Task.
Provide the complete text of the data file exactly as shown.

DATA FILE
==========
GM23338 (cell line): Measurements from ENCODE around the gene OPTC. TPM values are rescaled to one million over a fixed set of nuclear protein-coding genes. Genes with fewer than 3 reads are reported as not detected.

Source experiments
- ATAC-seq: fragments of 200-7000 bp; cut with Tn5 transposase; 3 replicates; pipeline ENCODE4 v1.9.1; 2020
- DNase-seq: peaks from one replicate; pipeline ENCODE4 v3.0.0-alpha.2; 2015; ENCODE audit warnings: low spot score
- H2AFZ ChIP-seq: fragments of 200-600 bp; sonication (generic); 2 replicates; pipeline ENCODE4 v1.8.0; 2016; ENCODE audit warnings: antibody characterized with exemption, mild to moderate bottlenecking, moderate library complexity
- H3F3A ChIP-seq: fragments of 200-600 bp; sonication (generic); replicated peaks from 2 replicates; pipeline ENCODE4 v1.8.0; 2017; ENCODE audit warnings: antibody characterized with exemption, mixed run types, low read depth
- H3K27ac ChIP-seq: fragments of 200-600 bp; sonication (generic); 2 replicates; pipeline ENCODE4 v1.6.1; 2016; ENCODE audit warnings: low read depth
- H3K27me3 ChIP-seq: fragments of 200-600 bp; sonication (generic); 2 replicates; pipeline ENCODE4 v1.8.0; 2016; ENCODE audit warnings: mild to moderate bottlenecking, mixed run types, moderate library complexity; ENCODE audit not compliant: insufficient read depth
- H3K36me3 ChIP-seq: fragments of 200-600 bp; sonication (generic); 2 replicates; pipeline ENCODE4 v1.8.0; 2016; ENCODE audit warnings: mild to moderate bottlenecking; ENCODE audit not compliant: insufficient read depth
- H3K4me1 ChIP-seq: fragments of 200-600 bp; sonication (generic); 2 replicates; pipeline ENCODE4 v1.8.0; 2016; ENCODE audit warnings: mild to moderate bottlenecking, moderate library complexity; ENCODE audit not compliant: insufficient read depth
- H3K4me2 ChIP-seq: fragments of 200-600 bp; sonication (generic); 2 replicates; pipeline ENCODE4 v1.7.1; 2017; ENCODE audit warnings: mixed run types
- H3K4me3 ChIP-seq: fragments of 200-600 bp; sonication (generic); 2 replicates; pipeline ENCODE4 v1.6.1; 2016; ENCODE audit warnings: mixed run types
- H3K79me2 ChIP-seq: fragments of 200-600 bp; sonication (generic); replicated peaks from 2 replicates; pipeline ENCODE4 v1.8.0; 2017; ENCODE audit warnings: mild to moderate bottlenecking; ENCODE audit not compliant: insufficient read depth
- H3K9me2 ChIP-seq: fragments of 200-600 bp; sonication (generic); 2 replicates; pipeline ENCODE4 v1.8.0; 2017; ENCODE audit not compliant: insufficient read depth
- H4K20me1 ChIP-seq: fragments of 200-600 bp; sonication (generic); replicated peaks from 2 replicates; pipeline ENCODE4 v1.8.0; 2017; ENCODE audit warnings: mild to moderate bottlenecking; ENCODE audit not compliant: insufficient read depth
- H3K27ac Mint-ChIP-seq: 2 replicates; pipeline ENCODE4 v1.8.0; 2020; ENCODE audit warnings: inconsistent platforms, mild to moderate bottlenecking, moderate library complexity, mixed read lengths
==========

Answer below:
GM23338 (cell line): Measurements from ENCODE around the gene OPTC. TPM values are rescaled to one million over a fixed set of nuclear protein-coding genes. Genes with fewer than 3 reads are reported as not detected.

Source experiments
- ATAC-seq: fragments of 200-7000 bp; cut with Tn5 transposase; 3 replicates; pipeline ENCODE4 v1.9.1; 2020
- DNase-seq: peaks from one replicate; pipeline ENCODE4 v3.0.0-alpha.2; 2015; ENCODE audit warnings: low spot score
- H2AFZ ChIP-seq: fragments of 200-600 bp; sonication (generic); 2 replicates; pipeline ENCODE4 v1.8.0; 2016; ENCODE audit warnings: antibody characterized with exemption, mild to moderate bottlenecking, moderate library complexity
- H3F3A ChIP-seq: fragments of 200-600 bp; sonication (generic); replicated peaks from 2 replicates; pipeline ENCODE4 v1.8.0; 2017; ENCODE audit warnings: antibody characterized with exemption, mixed run types, low read depth
- H3K27ac ChIP-seq: fragments of 200-600 bp; sonication (generic); 2 replicates; pipeline ENCODE4 v1.6.1; 2016; ENCODE audit warnings: low read depth
- H3K27me3 ChIP-seq: fragments of 200-600 bp; sonication (generic); 2 replicates; pipeline ENCODE4 v1.8.0; 2016; ENCODE audit warnings: mild to moderate bottlenecking, mixed run types, moderate library complexity; ENCODE audit not compliant: insufficient read depth
- H3K36me3 ChIP-seq: fragments of 200-600 bp; sonication (generic); 2 replicates; pipeline ENCODE4 v1.8.0; 2016; ENCODE audit warnings: mild to moderate bottlenecking; ENCODE audit not compliant: insufficient read depth
- H3K4me1 ChIP-seq: fragments of 200-600 bp; sonication (generic); 2 replicates; pipeline ENCODE4 v1.8.0; 2016; ENCODE audit warnings: mild to moderate bottlenecking, moderate library complexity; ENCODE audit not compliant: insufficient read depth
- H3K4me2 ChIP-seq: fragments of 200-600 bp; sonication (generic); 2 replicates; pipeline ENCODE4 v1.7.1; 2017; ENCODE audit warnings: mixed run types
- H3K4me3 ChIP-seq: fragments of 200-600 bp; sonication (generic); 2 replicates; pipeline ENCODE4 v1.6.1; 2016; ENCODE audit warnings: mixed run types
- H3K79me2 ChIP-seq: fragments of 200-600 bp; sonication (generic); replicated peaks from 2 replicates; pipeline ENCODE4 v1.8.0; 2017; ENCODE audit warnings: mild to moderate bottlenecking; ENCODE audit not compliant: insufficient read depth
- H3K9me2 ChIP-seq: fragments of 200-600 bp; sonication (generic); 2 replicates; pipeline ENCODE4 v1.8.0; 2017; ENCODE audit not compliant: insufficient read depth
- H4K20me1 ChIP-seq: fragments of 200-600 bp; sonication (generic); replicated peaks from 2 replicates; pipeline ENCODE4 v1.8.0; 2017; ENCODE audit warnings: mild to moderate bottlenecking; ENCODE audit not compliant: insufficient read depth
- H3K27ac Mint-ChIP-seq: 2 replicates; pipeline ENCODE4 v1.8.0; 2020; ENCODE audit warnings: inconsistent platforms, mild to moderate bottlenecking, moderate library complexity, mixed read lengths